How does the phytoplankton bloom occur in the first place? This is caused by an event called upwelling.  Upwelling occurs from a complex movement of winds and water off the coastline. As winds blow parallel to the coast, the rotation of the Earth can cause water to move perpendicularly to the wind and away from the shore. As the surface waters are pushed further offshore, water is drawn from below to replace it. This colder, more nutritious water brought to the surface is a critical factor for what causes the phytoplankton blooms to transpire. During the upwelling that caused the phytoplankton bloom in July, scientists noticed shore temperatures dropping down to as low as 60 degrees Fahrenheit while offshore temperatures increased upwards to as high as 75 degrees Fahrenheit.

Graphic representation of upwelling from NOAA

Graphic representation of upwelling from NOAA

I have talked about why the water was blue. But some of you might be wondering how more things floating in the water somehow made it clearer. This answer to this is a drought. Inland New Jersey had been suffering abnormally dry weather patterns for a few months prior to the bloom. Scientists hypothesize that this significantly reduced freshwater runoff into the ocean largely contributed to the newfound clarity of the Atlantic Ocean.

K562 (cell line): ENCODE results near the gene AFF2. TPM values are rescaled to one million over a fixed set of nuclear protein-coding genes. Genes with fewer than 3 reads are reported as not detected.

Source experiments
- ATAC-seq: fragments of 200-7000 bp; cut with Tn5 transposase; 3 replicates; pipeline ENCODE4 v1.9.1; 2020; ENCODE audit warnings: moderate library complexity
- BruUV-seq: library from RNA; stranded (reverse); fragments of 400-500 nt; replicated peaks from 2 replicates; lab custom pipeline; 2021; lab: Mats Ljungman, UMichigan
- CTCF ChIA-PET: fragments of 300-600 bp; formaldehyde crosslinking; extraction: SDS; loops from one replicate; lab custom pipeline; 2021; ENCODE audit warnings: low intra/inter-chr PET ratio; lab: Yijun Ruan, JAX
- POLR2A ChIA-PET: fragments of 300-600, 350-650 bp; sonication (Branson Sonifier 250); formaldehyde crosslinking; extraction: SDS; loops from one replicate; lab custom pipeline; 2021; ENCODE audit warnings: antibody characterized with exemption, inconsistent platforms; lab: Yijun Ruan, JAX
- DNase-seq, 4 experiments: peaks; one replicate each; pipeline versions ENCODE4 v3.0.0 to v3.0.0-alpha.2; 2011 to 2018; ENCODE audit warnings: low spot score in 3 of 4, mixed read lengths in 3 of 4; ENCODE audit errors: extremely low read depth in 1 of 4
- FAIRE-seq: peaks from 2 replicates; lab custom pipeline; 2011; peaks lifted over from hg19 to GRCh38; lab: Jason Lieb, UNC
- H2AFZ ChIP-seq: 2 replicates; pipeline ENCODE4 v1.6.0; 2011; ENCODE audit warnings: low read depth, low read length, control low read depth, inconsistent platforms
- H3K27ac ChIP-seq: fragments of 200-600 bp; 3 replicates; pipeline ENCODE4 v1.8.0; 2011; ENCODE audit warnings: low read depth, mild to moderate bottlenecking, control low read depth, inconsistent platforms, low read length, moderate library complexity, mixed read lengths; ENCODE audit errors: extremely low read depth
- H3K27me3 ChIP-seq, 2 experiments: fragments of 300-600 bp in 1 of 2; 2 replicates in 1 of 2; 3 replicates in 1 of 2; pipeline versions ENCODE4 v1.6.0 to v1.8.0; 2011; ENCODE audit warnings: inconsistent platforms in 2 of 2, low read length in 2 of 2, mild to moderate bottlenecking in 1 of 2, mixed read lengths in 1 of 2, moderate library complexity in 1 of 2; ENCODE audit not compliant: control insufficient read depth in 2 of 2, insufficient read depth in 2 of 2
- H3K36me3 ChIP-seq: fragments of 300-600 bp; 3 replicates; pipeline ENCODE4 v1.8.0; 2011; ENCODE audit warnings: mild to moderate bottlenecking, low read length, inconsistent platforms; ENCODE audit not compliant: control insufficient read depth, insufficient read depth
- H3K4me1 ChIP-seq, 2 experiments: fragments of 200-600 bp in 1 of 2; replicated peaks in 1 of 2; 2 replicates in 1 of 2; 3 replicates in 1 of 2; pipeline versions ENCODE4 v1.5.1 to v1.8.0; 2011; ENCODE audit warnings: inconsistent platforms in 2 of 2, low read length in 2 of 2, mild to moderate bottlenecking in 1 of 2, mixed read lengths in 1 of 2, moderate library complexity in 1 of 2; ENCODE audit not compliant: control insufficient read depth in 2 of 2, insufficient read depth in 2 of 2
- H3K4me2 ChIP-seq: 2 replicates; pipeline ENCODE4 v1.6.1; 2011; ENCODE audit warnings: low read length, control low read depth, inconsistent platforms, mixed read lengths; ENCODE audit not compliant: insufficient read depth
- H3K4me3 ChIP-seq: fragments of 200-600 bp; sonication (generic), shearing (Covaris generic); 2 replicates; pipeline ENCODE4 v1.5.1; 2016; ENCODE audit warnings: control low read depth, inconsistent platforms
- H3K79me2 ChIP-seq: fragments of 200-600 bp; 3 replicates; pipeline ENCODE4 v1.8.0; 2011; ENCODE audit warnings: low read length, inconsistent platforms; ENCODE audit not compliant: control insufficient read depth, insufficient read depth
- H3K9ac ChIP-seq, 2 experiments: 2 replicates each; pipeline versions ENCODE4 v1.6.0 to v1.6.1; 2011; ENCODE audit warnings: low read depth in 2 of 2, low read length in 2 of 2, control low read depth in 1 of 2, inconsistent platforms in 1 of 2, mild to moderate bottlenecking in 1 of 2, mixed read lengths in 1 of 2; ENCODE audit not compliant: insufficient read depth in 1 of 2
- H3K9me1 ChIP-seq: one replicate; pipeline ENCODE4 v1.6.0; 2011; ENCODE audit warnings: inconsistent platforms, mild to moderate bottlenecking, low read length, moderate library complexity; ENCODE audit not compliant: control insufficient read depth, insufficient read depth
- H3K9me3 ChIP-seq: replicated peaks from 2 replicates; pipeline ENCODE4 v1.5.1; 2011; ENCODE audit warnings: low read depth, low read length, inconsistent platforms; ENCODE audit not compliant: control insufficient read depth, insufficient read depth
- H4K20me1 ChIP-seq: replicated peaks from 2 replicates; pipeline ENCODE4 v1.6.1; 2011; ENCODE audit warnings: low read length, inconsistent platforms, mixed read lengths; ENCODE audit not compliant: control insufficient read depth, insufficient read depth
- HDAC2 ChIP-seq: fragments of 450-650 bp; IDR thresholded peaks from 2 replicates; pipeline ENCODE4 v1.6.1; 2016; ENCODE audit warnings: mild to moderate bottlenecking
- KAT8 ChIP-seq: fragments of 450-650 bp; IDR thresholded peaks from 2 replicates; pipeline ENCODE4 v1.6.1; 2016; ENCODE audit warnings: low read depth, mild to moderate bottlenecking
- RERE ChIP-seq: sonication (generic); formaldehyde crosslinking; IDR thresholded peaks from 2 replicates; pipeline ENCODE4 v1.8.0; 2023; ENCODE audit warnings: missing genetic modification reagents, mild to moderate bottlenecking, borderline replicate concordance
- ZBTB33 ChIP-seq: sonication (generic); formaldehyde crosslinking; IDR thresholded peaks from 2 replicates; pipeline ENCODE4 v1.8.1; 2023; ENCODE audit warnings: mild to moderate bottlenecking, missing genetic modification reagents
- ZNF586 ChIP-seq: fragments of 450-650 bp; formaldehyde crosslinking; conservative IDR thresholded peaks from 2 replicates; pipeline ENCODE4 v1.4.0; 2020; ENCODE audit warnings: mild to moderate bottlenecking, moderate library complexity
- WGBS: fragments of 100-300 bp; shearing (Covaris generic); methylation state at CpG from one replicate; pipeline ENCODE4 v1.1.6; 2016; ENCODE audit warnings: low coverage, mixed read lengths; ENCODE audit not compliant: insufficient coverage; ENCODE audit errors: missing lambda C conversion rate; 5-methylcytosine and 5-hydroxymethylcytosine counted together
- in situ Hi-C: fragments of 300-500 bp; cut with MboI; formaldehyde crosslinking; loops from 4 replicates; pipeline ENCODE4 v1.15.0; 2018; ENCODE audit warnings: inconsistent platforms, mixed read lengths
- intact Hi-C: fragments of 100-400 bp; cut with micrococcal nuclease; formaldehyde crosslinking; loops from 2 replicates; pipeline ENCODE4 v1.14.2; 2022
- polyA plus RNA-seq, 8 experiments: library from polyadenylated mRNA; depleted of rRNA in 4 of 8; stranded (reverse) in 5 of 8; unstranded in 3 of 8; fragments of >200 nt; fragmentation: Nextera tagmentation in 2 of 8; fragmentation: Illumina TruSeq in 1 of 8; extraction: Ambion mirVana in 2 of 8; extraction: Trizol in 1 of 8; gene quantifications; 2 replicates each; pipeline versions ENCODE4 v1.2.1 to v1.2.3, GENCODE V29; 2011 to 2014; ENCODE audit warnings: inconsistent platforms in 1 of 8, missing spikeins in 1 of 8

Are these phytoplankton blooms dangerous? The dangers of phytoplankton blooms vary from species to species.  Some are known to produce very harmful toxins. Other blooms on the other hand are non-toxic. The phytoplankton bloom off the coast of New Jersey belonged in the latter group, with no observable ill side effects. Phytoplankton actually helps the whole world as it produces between 70-80% of the oxygen we breath! These blooms also help support the local marine life by attracting many types of small animals, including zooplankton, krill, and small fish. These small animals in turn attract larger fish, dolphins, and even whales that will feed on them.